Although the original crowdfunding legislation was signed into law by President Obama in 2012 and named “a potential game changer” for entrepreneurs seeking financing, over 3 years later those same entrepreneurs are still waiting for federal regulators to draft the rules that would enable the law to take effect. Due to this long delay, state agencies and lawmakers have recently begun to pass their own state crowdfunding laws and regulations that allow local business owners to raise money online to start or expand their business. Chicago lawyer and blogger Anthony Zeoli cites multiple reasons for this recent trend at the state level, including the fact that crowdfunding opens up capital and helps to grow small businesses, which is good for local economies.
To date, 22 states and the District of Columbia have enacted their own crowdfunding legislation (9 of them in the past 6 months), while 3 additional states (Florida, Illinois, and New Mexico) are waiting for a governor’s signature to put their legislation into law. In addition, 11 states are actively considering creating such laws at the state level. According to data collected by the New York Times, around 95 companies nationwide have filed applications to raise money via crowdfunding. Here are some main attributes found in most state crowdfunding laws:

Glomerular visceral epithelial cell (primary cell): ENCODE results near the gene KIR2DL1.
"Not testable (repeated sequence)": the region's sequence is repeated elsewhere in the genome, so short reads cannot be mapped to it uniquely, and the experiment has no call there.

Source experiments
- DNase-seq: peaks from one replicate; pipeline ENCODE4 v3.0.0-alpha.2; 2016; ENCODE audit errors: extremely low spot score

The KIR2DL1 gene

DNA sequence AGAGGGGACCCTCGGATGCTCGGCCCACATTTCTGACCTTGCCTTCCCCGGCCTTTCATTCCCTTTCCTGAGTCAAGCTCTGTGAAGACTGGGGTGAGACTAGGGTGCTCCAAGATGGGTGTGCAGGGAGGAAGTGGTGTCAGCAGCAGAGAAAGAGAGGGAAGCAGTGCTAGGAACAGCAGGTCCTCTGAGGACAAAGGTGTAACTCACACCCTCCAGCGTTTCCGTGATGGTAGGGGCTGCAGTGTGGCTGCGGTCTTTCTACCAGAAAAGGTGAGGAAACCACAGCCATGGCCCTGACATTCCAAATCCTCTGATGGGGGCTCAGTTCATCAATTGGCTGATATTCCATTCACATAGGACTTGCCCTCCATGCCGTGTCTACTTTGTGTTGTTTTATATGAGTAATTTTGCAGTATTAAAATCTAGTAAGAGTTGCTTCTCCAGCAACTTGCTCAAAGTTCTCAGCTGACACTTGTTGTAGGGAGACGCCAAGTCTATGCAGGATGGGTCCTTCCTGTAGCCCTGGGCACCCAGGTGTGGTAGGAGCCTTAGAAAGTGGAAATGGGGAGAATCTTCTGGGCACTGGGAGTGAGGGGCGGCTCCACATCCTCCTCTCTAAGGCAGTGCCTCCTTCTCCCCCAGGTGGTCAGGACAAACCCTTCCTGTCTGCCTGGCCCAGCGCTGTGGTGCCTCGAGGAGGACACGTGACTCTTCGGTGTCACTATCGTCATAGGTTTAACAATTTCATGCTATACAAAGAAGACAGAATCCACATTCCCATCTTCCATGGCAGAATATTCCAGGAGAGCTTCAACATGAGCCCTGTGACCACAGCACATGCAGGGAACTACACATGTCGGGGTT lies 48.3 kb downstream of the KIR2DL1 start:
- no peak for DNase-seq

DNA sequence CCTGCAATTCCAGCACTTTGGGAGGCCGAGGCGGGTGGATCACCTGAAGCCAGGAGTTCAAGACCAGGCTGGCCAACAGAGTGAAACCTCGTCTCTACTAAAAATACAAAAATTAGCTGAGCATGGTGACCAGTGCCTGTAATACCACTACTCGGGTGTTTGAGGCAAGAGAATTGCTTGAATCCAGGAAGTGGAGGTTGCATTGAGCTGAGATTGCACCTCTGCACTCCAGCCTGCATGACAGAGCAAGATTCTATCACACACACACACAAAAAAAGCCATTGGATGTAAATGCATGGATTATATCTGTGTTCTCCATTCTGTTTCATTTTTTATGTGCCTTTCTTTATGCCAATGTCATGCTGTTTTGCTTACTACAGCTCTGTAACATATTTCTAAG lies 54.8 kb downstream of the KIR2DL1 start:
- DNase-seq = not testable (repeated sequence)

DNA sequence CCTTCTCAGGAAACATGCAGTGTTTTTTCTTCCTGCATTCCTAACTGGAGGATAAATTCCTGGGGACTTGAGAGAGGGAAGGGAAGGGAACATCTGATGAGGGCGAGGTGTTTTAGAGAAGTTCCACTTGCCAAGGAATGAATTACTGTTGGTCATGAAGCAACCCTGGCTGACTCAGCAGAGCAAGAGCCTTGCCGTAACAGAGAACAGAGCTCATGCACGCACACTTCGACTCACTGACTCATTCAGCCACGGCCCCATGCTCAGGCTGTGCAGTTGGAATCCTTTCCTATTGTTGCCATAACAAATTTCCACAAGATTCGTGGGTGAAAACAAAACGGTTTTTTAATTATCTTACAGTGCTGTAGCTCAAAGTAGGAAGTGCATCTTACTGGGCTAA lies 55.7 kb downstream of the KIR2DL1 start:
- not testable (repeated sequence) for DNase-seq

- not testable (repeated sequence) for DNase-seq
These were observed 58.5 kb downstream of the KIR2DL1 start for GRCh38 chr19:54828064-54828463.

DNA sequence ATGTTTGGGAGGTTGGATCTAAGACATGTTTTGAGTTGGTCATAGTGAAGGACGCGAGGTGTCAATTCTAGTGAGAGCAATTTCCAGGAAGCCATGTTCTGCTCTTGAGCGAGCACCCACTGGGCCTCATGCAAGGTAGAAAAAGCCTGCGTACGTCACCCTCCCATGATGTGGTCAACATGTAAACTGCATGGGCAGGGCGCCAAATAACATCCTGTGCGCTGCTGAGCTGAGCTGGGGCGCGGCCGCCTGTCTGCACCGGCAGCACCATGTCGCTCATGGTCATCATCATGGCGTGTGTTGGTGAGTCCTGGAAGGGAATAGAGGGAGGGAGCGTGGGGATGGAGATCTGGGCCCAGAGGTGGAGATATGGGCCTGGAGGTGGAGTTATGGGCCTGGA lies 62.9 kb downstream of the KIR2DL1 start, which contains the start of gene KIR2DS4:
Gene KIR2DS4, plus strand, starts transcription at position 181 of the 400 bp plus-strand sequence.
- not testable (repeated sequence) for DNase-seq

- In many cases, companies may raise money only from investors in the state where that business is located. One exception to this is Texas, where intrastate crowdfunding became legal in November.
- For the most part, the amount of moneys companies can raise under state crowdfunding laws is relatively small, with most states limiting the total to $1 million or $2 million. In addition, the amount any individual investor is allowed by law to give is typically capped at $10,000 or less (although accredited investors are allowed to invest much larger sums).
- In many states, businesses are encouraged or in some cases required to advertise their offerings through online portals. (Although dozens of these portals have opened in the past year, they have been slow to catch on).
Despite state crowdfunding laws, the trend has been slow to catch on among investors, most likely due to a lack of awareness about equity crowdfunding and how it works. So far, the businesses that have seen the most success with state-mandated crowdfunding are those that already have an existing network of supporters in place. It is hoped that this will change when the Securities and Exchange Commission issues those rules that will allow small business fundraising to take place on a national level.
Cowley, Stacy. “Tired of Waiting for U.S. to Act, States Pass Crowdfunding Laws and Rules.” The New York Times. 6/3/15.